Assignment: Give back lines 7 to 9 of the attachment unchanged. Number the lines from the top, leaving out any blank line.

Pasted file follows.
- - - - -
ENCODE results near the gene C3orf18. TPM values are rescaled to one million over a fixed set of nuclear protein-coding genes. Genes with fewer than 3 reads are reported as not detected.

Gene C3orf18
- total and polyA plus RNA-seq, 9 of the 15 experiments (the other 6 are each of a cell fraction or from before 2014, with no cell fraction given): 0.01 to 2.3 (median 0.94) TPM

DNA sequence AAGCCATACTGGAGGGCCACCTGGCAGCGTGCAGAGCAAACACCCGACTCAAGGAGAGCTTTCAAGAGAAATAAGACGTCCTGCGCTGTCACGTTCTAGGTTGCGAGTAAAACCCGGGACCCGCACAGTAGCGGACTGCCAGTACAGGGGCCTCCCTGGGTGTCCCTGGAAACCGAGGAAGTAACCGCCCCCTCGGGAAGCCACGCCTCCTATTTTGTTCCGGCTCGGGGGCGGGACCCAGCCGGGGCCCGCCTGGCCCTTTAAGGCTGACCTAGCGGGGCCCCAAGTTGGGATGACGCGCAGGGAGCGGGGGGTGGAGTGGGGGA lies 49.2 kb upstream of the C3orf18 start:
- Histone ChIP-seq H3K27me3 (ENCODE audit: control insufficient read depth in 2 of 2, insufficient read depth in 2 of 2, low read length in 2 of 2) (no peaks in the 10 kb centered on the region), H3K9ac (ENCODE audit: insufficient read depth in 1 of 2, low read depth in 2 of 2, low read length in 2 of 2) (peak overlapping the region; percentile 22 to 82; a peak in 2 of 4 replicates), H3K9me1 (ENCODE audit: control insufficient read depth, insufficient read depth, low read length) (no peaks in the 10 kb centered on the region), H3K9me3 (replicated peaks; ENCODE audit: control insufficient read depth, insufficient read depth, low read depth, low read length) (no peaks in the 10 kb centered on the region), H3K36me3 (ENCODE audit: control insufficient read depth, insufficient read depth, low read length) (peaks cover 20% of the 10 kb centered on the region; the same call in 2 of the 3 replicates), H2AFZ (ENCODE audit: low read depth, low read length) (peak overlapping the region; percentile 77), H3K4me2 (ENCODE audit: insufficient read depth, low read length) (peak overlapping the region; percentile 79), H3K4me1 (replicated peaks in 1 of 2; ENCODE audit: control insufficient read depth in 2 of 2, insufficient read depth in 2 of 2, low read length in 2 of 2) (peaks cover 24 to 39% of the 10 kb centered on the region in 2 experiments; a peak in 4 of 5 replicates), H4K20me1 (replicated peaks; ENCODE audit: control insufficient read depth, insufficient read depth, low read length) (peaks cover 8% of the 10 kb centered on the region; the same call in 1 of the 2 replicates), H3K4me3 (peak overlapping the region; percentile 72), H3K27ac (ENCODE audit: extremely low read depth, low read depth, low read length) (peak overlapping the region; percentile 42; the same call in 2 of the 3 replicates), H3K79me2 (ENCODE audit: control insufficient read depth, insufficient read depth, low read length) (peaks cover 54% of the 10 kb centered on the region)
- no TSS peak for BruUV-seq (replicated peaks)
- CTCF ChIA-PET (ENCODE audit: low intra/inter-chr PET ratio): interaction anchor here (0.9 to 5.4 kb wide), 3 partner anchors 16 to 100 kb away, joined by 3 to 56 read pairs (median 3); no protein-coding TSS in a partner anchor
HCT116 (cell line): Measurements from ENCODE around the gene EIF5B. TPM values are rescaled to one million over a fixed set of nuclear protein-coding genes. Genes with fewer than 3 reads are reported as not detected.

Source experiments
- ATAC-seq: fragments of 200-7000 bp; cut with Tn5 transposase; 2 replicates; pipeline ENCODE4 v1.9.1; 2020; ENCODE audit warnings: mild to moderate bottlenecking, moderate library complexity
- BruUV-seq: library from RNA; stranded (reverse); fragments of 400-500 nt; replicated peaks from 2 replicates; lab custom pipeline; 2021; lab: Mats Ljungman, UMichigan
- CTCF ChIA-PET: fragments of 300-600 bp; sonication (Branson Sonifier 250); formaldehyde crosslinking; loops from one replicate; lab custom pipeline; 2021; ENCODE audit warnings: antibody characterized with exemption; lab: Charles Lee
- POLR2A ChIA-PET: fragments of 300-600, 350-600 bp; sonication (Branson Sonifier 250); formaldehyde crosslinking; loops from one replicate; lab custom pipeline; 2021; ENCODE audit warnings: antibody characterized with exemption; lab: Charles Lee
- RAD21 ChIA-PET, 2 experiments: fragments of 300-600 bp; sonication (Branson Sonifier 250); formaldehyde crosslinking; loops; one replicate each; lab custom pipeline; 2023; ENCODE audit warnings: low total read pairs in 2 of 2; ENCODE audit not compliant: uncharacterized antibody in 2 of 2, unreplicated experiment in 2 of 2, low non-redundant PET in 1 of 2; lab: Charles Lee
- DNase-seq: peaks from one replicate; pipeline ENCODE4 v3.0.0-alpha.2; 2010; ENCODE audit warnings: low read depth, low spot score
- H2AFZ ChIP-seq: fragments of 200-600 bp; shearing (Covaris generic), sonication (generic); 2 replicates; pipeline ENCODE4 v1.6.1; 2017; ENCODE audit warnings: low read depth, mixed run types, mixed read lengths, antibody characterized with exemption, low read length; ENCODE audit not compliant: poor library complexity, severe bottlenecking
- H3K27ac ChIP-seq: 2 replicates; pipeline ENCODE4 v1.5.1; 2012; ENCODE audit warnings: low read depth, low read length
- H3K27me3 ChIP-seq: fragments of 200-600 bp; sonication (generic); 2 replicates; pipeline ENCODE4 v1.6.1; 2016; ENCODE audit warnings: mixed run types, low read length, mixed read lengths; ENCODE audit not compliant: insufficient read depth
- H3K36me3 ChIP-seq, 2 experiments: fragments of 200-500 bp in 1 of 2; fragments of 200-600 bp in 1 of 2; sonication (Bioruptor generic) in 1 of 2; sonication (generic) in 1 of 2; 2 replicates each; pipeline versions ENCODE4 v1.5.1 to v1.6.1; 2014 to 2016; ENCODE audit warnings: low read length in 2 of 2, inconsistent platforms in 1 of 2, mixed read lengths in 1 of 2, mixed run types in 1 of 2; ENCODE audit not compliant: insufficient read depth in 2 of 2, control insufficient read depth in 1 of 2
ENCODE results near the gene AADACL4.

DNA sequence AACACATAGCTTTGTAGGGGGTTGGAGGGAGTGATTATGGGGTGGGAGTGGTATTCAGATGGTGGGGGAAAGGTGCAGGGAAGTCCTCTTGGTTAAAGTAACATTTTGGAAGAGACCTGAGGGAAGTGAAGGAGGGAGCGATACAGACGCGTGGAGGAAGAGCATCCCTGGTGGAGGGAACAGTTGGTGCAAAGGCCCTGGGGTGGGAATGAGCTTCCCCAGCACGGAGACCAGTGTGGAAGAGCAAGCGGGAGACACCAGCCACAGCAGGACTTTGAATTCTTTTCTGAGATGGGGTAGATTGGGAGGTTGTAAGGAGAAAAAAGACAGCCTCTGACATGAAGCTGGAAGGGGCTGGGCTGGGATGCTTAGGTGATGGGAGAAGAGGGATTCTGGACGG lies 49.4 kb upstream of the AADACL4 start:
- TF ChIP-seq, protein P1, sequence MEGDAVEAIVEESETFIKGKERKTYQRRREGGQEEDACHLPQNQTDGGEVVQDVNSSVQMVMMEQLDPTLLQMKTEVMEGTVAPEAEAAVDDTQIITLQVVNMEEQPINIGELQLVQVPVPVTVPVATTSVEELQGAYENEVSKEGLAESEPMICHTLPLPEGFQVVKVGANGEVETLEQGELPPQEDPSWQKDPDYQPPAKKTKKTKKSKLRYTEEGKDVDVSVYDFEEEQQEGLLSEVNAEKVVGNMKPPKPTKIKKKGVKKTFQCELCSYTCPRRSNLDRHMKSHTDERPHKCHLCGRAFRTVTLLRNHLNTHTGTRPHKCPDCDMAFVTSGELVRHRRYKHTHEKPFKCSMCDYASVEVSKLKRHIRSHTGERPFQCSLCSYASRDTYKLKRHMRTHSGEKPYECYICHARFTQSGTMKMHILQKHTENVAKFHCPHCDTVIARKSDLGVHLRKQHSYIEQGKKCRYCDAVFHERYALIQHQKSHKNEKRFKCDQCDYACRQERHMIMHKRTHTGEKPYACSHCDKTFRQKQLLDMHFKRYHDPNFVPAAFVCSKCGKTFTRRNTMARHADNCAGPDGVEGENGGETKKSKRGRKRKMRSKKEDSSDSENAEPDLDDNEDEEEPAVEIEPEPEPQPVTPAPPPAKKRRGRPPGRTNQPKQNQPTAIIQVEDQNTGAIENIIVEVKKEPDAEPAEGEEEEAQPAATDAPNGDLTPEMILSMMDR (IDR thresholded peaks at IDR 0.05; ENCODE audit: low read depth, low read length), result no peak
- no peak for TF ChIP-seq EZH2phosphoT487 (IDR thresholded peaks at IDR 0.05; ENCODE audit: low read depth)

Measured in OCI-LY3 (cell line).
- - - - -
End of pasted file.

- CTCF ChIA-PET (ENCODE audit: low intra/inter-chr PET ratio): interaction anchor here (0.9 to 5.4 kb wide), 3 partner anchors 16 to 100 kb away, joined by 3 to 56 read pairs (median 3); no protein-coding TSS in a partner anchor
HCT116 (cell line): Measurements from ENCODE around the gene EIF5B. TPM values are rescaled to one million over a fixed set of nuclear protein-coding genes. Genes with fewer than 3 reads are reported as not detected.

Source experiments